|Okonomiyaki vs. Monjayaki!||(Entered Mar. 11, 2007)||Sponsors:|
If you've ever had an urge to add vegetables or meat to your pancakes then perhaps you were Japanese in a past life. Personally I'd never considered what a cabbage and onion pancake might taste like, but all it took was one bite and I knew that I should be opening up my own shop back in Canada. I've heard that you can now find okonomiyaki in Vancouver, (where it goes by the politically incorrect name of 'Japcake'), so maybe I'm too late. Okonomiyaki translates to 'grill what you like' and depending on who you talk to, either originated in Hiroshima or Osaka. Both styles are distinct, but in my book, Osaka okonomiyaki is the clear winner. In fact the Hiroshima version is so much less popular, you might have to go to Hiroshima to eat it, which in fact I have done.
Okonomiyaki can be found all over Tokyo, but Tsukishima has become known as THE place to go to eat both okonomiyaki and monjayaki. (I'll get to monjayaki in a bit.) Tsukishima is one of those reclaimed islands that Tokyoites built in order to get a few more inches of space. Unlike the famous 'Dream Island' however, it isn't made of garbage. Still, the fact remains that the next big earthquake that comes along will most likely sweep Tsukishima back into the sea, but in the meantime, let's enjoy okonomiyaki!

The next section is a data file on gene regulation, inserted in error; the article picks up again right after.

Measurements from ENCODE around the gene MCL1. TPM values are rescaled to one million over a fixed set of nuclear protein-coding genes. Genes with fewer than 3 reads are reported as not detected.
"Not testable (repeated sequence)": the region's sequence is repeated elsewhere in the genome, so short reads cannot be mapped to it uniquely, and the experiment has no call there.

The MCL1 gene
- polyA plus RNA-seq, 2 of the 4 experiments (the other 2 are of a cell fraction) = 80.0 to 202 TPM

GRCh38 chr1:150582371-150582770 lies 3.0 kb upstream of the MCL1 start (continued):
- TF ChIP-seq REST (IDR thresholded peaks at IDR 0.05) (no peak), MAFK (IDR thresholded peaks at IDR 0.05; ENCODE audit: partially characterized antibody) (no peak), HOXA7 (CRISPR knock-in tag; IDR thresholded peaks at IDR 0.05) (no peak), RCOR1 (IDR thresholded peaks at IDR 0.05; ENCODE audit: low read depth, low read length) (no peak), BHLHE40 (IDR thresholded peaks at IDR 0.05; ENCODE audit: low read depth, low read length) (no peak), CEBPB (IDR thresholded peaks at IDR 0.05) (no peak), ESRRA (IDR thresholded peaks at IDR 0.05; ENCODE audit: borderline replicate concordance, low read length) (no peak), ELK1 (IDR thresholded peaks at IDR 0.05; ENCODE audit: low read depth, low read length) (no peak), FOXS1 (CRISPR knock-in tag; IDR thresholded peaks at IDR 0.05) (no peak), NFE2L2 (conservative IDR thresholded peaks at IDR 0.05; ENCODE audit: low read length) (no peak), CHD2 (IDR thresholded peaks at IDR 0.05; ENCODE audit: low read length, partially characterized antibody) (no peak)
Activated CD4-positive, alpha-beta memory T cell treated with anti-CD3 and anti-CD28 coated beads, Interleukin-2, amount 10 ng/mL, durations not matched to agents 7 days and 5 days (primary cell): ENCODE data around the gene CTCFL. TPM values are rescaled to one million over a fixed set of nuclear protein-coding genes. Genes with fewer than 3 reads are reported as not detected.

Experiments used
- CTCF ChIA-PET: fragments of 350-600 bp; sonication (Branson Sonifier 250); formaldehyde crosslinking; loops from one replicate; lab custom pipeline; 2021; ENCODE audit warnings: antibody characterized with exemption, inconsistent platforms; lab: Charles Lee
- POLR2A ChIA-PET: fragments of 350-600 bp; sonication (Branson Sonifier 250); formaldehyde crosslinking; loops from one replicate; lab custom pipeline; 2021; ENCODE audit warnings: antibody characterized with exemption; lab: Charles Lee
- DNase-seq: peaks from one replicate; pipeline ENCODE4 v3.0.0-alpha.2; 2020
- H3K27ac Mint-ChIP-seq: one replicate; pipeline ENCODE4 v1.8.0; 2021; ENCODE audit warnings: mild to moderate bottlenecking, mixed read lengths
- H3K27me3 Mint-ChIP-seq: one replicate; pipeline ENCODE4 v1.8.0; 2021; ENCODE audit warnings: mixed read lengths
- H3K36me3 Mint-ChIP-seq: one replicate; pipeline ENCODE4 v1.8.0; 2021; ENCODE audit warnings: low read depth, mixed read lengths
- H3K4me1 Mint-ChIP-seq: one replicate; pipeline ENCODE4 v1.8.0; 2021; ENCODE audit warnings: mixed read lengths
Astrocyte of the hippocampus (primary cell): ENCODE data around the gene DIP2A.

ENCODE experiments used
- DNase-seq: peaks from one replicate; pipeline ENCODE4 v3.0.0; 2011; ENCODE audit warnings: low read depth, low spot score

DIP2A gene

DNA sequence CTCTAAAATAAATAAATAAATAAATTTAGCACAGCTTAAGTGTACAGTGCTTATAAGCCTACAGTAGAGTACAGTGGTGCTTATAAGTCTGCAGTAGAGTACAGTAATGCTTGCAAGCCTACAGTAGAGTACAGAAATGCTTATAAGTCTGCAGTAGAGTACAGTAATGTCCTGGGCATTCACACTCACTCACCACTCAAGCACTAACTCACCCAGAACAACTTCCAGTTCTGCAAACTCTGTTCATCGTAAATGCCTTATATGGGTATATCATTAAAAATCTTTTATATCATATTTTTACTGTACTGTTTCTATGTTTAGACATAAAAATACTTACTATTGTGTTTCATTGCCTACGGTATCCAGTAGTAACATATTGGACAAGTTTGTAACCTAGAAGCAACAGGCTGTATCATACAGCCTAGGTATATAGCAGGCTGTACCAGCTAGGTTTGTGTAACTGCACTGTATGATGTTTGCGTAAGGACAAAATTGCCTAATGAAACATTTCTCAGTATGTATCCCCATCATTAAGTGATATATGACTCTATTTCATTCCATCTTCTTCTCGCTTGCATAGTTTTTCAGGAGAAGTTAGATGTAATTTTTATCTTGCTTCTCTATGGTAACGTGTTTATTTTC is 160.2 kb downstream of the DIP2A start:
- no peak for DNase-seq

A flip and a few more minutes later the okonomiyaki was sizzled to perfection. Now you add the secret ingredients: fish flakes, seaweed powder, mayonaise and brown sauce! Yum! Asking for maple syrup is bound to get you some strange looks.
Kumi knows good okonomiyaki when she tastes it.
You never know who you're going to see at an okonomiyaki restaurant. You might even run into a guy wearing bunny ears. Some people were born to be fashion leaders.
Monjayaki is okonomiyaki's less popular cousin. Most people, including myself, prefer okonomiyaki. However, while okonomiyaki started in Osaka (and some say Hiroshima), monjayaki began right here in Tokyo. Tsukishima is actually more famous for monjayaki, the main street with all the restaurants is even called Monja street. However the restaurant owners aren't stupid, and most shops offer both in order to keep business moving along.
And tends to be steamy too. What's happening behind the clouds?
Ater things have settled down, you can see that monjayaki is bigger, flatter, and wetter than okonomiyaki, and unfortunately looks something like the aftereffects of drinking too much on a full stomach. Don't let its appearance turn you off though. Our particular monjayaki was a 'Gomoku' monja, which means that it came with about 5 kinds of fish plus some pork as well. Oh and cabbage, lots of cabbage.
Monjayaki is scraped and eaten directly off the grill with a special shovel-like spoon, just remember that it's gonna be pretty hot. Monjayaki has the consistency and flavour of gruel, or porridge, so be sure to add some sauce and salt as well to liven things up.
All of Tsukishima's restaurants are small, crowded and tend to look a bit run down, but don't let this put you off if you're looking for the real experience. They also tend to be on the smoky side, so after you're done you might want to head to the dry cleaners to drop off your clothes. Costwise though, things are quite affordable. You'll only be out a couple thousand yen for a good meal. I can't vouch for the quality of the other restaurants on Monja street, but I can vouch for Bambi. Once you're inside, order a Gomoku Monjayaki and tell 'em Mike sent ya!
Food for Thought...